TThe men’s 5,000m wasn’t a fast race, but it had an exciting ending. Uganda’s Jacob Kiplimo won it in a sprint past two Kenyans, Nicholas Kimeli and Jacob Krop, who had led from the start. Kiplimo roused the 30,000 spectators at the Alexander Stadium as he overtook them both with about 100 meters to go. In all the excitement, no one noticed the guy they’d just swept past on the home stretch. The three passed him so quickly that if you had blinked you would have missed him on TV. His name was Rosefelo Siosi from Solomon Islands and he still had three laps to go.
The crowd was just beginning to calm down as Siosi crossed the line behind them and continued around the next bend. When he regained consciousness, all the runners had finished before him. They stood at the edge of the track and got wind again. Siosi now had the track to himself. One by one, people in the stands seemed to get the hang of what was going on. The noise increased and soon they were cheering again, even louder than they had for the winners. On his final lap, which lasted 80 seconds, Siosi received a sustained ovation. He eventually finished in 17 minutes 26.93 seconds, 90 seconds behind the field.
Back then, Siosi’s best season this season, it would not even come close to making the top 1,000 in the UK rankings this year. It’s hard to know exactly how low it would be because there’s a break at 17 minutes. But at the moment it didn’t matter.
If this all sounds oddly familiar to you, it’s not just because it’s one of those underdog stories the Commonwealth Games always seem to produce. That’s because exactly the same thing happened eight years ago, when Siosi received a standing ovation from the crowd in Hampden when he ran the final lap of the 2014 Commonwealth men’s 5,000m final all by himself. He finished that race in 16 minutes 55.33 seconds, 90 seconds behind the field. The only real difference now was that he was 30 seconds slower. Perhaps the most celebrated club runner in athletics history, Siosi was undoubtedly one of the faces of the Games.
Because like him, they just keep stumbling along while everyone cheers for them. These worked well for one reason, and that was because the audience showed up. There were a few quiet venues, particularly those on the outskirts, but Alexander Stadium and Sandwell Aquatics Center both seemed to be pretty much sold out for almost every session. And with all the typically British grumbling about public transport (which was often chaotic) and prices at the concession stands (which were outrageous), everyone seemed to be enjoying themselves.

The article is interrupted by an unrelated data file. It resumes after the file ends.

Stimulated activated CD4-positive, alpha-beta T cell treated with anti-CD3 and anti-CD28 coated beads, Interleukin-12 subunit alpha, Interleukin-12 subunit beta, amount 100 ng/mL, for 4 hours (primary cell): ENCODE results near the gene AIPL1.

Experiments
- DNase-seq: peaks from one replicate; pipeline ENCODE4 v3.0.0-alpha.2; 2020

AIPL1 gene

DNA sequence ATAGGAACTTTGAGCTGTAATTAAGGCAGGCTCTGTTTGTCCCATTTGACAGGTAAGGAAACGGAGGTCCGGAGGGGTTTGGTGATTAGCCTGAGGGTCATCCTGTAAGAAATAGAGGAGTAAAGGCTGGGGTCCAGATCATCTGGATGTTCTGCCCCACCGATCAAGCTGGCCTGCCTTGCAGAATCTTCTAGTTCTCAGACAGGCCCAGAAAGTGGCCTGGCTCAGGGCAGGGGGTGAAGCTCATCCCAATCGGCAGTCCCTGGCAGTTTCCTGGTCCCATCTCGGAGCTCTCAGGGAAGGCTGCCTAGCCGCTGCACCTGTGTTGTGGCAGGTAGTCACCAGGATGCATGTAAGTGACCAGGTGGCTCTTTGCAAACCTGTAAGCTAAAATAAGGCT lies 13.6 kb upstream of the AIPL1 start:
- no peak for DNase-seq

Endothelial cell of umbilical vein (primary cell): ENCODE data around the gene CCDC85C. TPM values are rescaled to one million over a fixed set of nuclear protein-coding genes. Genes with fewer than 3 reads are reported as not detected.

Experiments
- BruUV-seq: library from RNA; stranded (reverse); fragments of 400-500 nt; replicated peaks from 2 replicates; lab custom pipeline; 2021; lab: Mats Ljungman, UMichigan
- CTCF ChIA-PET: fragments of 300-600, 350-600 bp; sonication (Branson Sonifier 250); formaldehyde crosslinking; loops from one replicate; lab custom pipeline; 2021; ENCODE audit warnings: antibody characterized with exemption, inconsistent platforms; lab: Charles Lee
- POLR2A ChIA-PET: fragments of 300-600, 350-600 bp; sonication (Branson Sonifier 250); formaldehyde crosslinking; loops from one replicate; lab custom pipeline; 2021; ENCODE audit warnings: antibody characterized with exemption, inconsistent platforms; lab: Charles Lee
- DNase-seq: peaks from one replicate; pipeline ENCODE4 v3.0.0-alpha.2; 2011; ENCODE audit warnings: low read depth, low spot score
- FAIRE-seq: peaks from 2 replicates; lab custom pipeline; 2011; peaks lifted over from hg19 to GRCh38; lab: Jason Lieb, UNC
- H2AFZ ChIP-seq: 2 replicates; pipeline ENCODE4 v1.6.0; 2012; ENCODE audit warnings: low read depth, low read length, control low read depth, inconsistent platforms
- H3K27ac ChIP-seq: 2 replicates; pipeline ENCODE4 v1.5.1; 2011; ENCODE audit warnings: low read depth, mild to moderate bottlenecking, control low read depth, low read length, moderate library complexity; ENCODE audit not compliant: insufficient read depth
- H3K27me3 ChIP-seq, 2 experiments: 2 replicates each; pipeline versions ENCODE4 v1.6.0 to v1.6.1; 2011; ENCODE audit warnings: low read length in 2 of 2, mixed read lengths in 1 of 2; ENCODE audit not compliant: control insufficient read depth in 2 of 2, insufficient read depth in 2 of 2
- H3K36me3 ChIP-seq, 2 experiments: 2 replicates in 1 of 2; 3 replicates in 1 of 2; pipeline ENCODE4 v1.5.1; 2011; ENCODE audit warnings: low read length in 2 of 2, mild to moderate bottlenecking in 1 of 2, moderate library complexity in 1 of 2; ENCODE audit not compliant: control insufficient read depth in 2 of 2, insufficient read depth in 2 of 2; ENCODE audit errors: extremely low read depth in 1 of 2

Birmingham was a good host. It felt ready for its moment. They made the games feel like they were taking place in the city and not in a gated neighborhood. Especially in Smithfield, the inner-city location that hosted a late-night games festival, and in Centenary Square, where organizers parked the giant animatronic bull that stole the opening ceremony from Simon Le Bon. Somehow the whole event seemed to be done with a sense of humor too, which could be heard from the stadium announcers’ jumps about how much money it had cost the council to show the sunsets and the sand rake team’s dance routines at beach volleyball.
It didn’t seem to bother anyone that many of the best competitors didn’t come. Take the women’s 100m, which should have been the headline event of the entire Games. It should have been a repeat of the World Championship showdown between Elaine Thompson-Herah, Shelly-Ann Fraser-Pryce and Shericka Jackson, three of the fastest women in history. It wasn’t because the organizers could only persuade Thompson-Herah to show up. Fraser-Pryce and Jackson preferred the Diamond League meeting in Silesia. The athletes make the Olympics, but it was the fans who saved the Commonwealth Games.
The problem with that is that it fades quickly, as does Siosis’ ovation at the stadium. And in the silence that follows, the problems of the games will still be there. Like the cost. For its £780m, Birmingham got a rejuvenated stadium, a new watersports center and promises of a legacy that will ring awfully hollow to anyone who remembers hearing similar things after London 2012. The games have undoubtedly become too big and too expensive for many countries in the Commonwealth to want to host them even if they could, which is one of the reasons why they will be split across multiple locations in Victoria in 2026.
Secretly, members of the Commonwealth Games Federation are resentful of all the issues you’ve also read about here in The Guardian. They worry about whether they will be relevant if the best athletes stay away, wondering if Barbados’ recent decision to become a republic is a portent of what is to come, what will happen to the Commonwealth when Queen Elizabeth is dying, and what we reckon with our own imperial history will mean everything for games that have always been held as a celebration of it.
Dame Louise Martin, president of the federation, has previously said they need to downsize games. And if the Birmingham Games go well, they could still be the last of this magnitude.